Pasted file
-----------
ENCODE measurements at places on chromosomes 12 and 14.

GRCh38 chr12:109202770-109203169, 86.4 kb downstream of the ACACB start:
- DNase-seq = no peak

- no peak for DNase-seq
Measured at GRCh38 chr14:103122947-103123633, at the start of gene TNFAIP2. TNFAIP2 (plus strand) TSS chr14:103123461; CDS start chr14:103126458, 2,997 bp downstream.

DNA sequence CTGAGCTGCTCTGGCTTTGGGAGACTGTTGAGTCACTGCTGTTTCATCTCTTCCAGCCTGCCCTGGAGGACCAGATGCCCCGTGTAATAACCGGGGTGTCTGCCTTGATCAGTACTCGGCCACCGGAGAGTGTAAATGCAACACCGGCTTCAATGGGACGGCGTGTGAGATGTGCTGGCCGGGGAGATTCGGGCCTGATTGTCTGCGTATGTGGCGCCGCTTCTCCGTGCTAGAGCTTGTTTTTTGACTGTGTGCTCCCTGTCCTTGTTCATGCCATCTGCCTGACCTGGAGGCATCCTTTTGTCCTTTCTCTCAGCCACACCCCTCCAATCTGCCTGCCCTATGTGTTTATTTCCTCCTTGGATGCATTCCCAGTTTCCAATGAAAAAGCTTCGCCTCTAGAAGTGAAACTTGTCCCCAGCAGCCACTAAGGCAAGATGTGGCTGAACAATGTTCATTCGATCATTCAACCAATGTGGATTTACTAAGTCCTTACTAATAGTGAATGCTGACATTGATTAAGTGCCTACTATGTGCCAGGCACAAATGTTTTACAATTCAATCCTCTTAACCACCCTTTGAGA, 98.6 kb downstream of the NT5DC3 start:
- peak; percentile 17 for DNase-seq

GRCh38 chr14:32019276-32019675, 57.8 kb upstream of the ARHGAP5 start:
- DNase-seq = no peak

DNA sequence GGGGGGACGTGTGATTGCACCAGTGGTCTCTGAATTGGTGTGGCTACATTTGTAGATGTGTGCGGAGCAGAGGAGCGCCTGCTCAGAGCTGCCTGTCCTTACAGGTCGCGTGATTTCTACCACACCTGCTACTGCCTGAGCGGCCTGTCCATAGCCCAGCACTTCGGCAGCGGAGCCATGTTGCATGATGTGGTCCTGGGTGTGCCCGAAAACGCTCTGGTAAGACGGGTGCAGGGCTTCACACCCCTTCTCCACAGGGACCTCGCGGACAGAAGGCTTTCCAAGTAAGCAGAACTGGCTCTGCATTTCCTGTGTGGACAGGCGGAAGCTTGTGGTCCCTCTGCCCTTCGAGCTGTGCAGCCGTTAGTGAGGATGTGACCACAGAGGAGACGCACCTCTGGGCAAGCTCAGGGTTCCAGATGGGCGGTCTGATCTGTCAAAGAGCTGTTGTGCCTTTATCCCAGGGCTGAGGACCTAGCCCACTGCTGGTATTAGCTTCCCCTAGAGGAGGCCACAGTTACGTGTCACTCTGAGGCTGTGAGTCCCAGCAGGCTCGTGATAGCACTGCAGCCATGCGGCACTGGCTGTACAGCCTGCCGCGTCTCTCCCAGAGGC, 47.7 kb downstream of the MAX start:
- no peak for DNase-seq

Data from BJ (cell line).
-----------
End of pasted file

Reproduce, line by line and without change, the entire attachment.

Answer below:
ENCODE measurements at places on chromosomes 12 and 14.

GRCh38 chr12:109202770-109203169, 86.4 kb downstream of the ACACB start:
- DNase-seq = no peak

- no peak for DNase-seq
Measured at GRCh38 chr14:103122947-103123633, at the start of gene TNFAIP2. TNFAIP2 (plus strand) TSS chr14:103123461; CDS start chr14:103126458, 2,997 bp downstream.

DNA sequence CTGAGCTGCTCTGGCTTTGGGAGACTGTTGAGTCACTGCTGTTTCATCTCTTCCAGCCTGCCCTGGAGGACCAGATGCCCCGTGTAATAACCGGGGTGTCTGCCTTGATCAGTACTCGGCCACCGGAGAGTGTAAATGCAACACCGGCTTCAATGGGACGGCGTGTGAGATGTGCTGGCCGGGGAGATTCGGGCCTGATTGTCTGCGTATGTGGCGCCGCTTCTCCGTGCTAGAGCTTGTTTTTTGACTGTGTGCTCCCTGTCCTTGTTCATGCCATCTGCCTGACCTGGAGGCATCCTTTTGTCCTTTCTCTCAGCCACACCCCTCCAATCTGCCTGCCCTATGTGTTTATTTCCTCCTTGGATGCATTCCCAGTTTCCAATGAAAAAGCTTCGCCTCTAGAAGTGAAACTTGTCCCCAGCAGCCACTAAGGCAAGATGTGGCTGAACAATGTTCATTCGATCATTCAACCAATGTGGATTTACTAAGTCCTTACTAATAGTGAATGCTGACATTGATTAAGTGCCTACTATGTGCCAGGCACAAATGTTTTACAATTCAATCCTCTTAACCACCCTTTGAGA, 98.6 kb downstream of the NT5DC3 start:
- peak; percentile 17 for DNase-seq

GRCh38 chr14:32019276-32019675, 57.8 kb upstream of the ARHGAP5 start:
- DNase-seq = no peak

DNA sequence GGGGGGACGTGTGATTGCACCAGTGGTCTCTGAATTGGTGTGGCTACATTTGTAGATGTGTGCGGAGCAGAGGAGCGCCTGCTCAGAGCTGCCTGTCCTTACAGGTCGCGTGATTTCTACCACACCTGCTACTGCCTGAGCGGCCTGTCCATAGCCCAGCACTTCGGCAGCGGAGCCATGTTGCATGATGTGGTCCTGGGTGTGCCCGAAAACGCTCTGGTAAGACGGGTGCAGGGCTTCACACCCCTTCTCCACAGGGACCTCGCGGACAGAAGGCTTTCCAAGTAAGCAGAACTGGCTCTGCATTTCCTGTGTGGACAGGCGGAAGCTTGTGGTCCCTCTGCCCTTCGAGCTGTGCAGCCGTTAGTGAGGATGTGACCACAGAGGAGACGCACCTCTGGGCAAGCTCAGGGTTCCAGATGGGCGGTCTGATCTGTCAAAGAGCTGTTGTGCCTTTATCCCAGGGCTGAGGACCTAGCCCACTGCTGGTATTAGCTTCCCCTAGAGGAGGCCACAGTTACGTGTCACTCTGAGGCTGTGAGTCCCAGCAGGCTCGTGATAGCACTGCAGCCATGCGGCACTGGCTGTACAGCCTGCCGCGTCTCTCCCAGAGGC, 47.7 kb downstream of the MAX start:
- no peak for DNase-seq

Data from BJ (cell line).